What Is a Door? A Wood Moulding Guide

What Is a Door?

A door is an integral part of most buildings and doors have special significance in a home; crossing that threshold signifies arriving at your personal space. People often feel more relaxed and safer as soon as they enter their hall and close the front door behind them. Internal doors offer many functions too, in addition to security – giving privacy, retaining heat, muffling sound and delaying the spread of fire should one break out. Of course, doors can also add aesthetic punch – the style and design of doors can influence the character of a property.

It might seem obvious that a door is made up of three main parts: stiles, rails and panels. However, you might not be aware of the many other elements that are essential to make a door function properly. If you are doing a DIY project that involves doors, you’ll find it handy to become familiar with these elements and the terminology we use to describe them. Here’s a quick low-down…



Door Frames

You already know that a door frame is a three-sided solid structure fitted to a rough opening such as a doorway. But what about jambs and heads? The frame (sometimes called a jamb) is made up of two vertical frames (side jambs) and one horizontal jamb (head jamb).


The stile is the name of the vertical pieces of wood that surround the panels on a door. The Lock Stile is the name given to the vertical edge of a door that is opposite the hinge, containing the latch or lock.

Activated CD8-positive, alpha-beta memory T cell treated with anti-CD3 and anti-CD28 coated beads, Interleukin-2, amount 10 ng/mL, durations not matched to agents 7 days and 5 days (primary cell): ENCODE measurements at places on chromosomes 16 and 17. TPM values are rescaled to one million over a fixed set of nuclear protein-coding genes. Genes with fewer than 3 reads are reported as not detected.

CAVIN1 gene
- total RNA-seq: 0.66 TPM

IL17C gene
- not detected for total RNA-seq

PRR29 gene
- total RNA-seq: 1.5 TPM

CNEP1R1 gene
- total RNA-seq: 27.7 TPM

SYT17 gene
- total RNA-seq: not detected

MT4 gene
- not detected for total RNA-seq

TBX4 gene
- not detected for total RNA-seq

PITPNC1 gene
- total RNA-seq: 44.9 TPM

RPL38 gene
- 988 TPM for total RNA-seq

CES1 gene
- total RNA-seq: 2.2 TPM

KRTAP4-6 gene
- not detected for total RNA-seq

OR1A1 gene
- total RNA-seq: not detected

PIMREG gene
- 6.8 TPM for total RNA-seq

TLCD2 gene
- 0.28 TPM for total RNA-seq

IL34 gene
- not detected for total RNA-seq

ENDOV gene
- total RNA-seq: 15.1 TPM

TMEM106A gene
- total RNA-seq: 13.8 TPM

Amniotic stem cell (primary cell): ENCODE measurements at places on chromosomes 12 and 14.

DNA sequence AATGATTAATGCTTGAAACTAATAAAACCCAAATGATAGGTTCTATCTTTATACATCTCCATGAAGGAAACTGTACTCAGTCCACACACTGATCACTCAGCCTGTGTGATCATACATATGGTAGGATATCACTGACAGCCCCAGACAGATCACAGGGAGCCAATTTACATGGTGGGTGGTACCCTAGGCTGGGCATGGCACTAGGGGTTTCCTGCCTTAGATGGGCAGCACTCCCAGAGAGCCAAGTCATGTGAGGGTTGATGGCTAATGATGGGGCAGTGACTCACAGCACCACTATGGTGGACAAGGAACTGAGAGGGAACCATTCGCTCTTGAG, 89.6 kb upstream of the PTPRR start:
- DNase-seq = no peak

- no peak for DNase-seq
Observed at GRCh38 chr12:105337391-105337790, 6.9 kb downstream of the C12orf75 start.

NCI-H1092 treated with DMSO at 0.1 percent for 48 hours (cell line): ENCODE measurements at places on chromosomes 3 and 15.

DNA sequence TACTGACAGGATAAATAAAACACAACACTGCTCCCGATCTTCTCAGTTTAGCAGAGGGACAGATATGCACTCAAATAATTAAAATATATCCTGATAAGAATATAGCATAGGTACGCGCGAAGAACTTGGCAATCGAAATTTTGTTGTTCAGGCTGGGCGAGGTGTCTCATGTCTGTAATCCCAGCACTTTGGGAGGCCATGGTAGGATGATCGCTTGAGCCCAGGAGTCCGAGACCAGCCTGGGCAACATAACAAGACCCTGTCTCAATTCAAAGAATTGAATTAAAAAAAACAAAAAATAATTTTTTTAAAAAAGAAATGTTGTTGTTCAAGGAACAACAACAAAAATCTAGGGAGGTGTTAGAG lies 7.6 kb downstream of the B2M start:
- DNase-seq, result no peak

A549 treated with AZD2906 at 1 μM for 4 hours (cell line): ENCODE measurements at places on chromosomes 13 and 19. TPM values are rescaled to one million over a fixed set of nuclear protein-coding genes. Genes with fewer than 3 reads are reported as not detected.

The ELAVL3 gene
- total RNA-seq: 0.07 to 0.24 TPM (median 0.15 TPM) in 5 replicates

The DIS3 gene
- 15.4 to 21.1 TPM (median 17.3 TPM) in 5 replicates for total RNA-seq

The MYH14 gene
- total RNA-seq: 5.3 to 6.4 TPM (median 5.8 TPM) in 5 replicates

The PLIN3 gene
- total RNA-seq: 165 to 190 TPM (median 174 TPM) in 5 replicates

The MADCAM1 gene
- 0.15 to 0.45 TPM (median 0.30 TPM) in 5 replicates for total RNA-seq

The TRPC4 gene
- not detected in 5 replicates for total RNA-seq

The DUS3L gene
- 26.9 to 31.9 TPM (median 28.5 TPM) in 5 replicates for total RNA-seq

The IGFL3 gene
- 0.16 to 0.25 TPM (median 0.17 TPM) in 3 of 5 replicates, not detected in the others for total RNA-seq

On a door, the horizontal flat pieces of wood that surround the panels each have its own name; Top Rail, Frieze Rail, Middle Rail and Bottom Rail.


The panels are what fill the frame formed by the stiles and rails of the door.


Stops are the thin piece of wood that the door rests against when closed and are an integral part of the door frame. They prevent a door from flying off its hinges when closed quickly, in cartoon saloon-door fashion! Window stops are used for similar purposes in window frames; these wooden slips insure the closed window locks together neatly against the frame.

Saddles and Thresholds

Door saddles, or saddle thresholds, sit on the floor underneath a closed interior or exterior door and help transition from one floor to another. They serve several other valuable purposes. Saddles help to prevent draughts and air flow beneath a door, keeping out the cold and saving energy costs. Saddles also help prevent sound transmission between two rooms, aiding privacy. In the event of fire, saddles can help to slow the smoke travelling underneath doors.


Architrave is the decorative moulding on the outer edges of door frames and linings. It is like skirting although it is generally a narrower board. It is primarily used to conceal joints between the wall and the door but is often made a feature of to add extra depth to the design of a room. In more traditional homes is often used to frame the windows as well.

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